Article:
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In this study, we examine whether updating an interactive hazard map using recommendations from the literature improves user map comprehension. Analyses of experimental data collected from 75 university students revealed that map comprehension scores were not significantly better for those who viewed a “best practices” map compared to those who viewed an existing version. This may be because the existing map was itself better than most other interactive maps. Additionally, we found map comprehension levels to have significant positive relationships with objective tests, but not self-reported measures of spatial ability. Moreover, self-reported spatial ability had statistically significant, but only moderately strong, correlations with objective tests. These results indicate that spatial ability should be measured objectively rather than through self-reported methods in research on map comprehension. Further research is needed to examine the cognitive processes involved in hazard map comprehension, especially using a broader range of map characteristics and population segments with more diverse cognitive abilities.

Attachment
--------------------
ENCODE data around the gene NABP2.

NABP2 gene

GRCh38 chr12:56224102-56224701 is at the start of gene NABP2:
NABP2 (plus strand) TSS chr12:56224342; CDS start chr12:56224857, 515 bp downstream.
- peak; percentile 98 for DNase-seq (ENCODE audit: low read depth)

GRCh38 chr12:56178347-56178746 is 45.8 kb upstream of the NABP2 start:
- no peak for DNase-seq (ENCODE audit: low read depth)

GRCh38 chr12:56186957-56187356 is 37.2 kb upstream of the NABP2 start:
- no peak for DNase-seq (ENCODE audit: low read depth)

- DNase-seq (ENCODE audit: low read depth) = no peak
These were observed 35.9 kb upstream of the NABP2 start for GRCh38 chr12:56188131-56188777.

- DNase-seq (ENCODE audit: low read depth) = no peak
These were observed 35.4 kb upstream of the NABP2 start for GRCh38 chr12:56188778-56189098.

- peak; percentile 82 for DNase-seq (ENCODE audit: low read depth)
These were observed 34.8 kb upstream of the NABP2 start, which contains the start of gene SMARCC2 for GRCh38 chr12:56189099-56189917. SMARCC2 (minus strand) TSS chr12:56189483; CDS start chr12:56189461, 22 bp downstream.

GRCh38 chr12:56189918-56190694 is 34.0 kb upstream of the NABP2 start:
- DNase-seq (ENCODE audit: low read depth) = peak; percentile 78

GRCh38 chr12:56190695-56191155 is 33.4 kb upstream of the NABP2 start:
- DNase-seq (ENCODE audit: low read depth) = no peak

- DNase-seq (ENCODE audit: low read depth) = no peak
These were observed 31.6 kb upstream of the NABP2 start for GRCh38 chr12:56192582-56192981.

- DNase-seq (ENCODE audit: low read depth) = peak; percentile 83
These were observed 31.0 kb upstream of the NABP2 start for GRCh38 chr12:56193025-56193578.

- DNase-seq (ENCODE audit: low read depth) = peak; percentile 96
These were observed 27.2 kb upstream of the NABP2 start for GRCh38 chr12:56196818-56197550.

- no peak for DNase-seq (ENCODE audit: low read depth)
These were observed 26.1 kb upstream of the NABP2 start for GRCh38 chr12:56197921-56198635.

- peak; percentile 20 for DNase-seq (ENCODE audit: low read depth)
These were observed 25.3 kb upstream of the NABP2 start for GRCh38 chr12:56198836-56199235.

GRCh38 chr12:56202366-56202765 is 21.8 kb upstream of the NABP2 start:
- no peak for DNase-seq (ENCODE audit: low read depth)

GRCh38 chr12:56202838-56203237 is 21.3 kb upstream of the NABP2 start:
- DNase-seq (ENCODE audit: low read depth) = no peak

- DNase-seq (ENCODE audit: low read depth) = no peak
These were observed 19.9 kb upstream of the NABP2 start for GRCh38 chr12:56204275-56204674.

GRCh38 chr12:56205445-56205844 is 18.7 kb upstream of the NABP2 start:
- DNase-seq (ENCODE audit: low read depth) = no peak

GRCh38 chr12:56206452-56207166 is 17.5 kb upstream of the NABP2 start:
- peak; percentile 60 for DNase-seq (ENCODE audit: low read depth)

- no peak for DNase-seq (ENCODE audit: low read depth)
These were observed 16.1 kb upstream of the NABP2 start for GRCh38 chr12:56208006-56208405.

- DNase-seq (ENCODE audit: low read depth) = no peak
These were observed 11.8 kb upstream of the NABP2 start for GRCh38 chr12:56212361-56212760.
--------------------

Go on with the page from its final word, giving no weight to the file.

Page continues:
Creative Commons License

Creative Commons Attribution 4.0 International License
This work is licensed under a Creative Commons Attribution 4.0 International License.